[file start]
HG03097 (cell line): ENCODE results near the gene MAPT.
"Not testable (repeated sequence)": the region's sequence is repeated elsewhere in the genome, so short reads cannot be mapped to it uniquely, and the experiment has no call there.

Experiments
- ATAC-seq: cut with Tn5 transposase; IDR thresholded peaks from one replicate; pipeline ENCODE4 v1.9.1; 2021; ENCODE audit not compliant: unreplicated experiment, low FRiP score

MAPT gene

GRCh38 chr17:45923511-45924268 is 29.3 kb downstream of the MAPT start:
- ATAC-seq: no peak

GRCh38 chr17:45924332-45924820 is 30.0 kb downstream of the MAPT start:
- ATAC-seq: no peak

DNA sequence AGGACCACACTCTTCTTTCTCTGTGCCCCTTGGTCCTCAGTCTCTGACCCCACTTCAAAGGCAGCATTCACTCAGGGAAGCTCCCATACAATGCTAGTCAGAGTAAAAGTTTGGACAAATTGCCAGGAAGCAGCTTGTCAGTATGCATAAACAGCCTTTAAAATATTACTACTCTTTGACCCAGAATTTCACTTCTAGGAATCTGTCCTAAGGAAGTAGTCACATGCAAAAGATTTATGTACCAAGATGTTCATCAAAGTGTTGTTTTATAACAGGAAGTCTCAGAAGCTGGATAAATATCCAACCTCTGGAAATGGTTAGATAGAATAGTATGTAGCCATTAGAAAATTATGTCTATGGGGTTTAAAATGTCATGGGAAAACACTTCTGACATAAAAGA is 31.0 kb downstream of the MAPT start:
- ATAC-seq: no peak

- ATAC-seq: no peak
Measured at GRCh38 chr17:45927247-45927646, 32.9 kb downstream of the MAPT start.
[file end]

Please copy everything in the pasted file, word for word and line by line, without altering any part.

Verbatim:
HG03097 (cell line): ENCODE results near the gene MAPT.
"Not testable (repeated sequence)": the region's sequence is repeated elsewhere in the genome, so short reads cannot be mapped to it uniquely, and the experiment has no call there.

Experiments
- ATAC-seq: cut with Tn5 transposase; IDR thresholded peaks from one replicate; pipeline ENCODE4 v1.9.1; 2021; ENCODE audit not compliant: unreplicated experiment, low FRiP score

MAPT gene

GRCh38 chr17:45923511-45924268 is 29.3 kb downstream of the MAPT start:
- ATAC-seq: no peak

GRCh38 chr17:45924332-45924820 is 30.0 kb downstream of the MAPT start:
- ATAC-seq: no peak

DNA sequence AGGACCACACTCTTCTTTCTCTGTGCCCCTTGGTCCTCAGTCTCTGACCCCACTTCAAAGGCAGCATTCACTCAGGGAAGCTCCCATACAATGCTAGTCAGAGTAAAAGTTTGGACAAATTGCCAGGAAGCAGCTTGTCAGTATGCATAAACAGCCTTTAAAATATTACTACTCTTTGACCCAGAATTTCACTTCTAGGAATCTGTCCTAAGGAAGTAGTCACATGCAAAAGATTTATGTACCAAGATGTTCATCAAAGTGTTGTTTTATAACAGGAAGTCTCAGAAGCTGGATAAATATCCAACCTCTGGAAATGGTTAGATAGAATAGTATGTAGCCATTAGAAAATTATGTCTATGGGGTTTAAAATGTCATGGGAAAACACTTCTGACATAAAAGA is 31.0 kb downstream of the MAPT start:
- ATAC-seq: no peak

- ATAC-seq: no peak
Measured at GRCh38 chr17:45927247-45927646, 32.9 kb downstream of the MAPT start.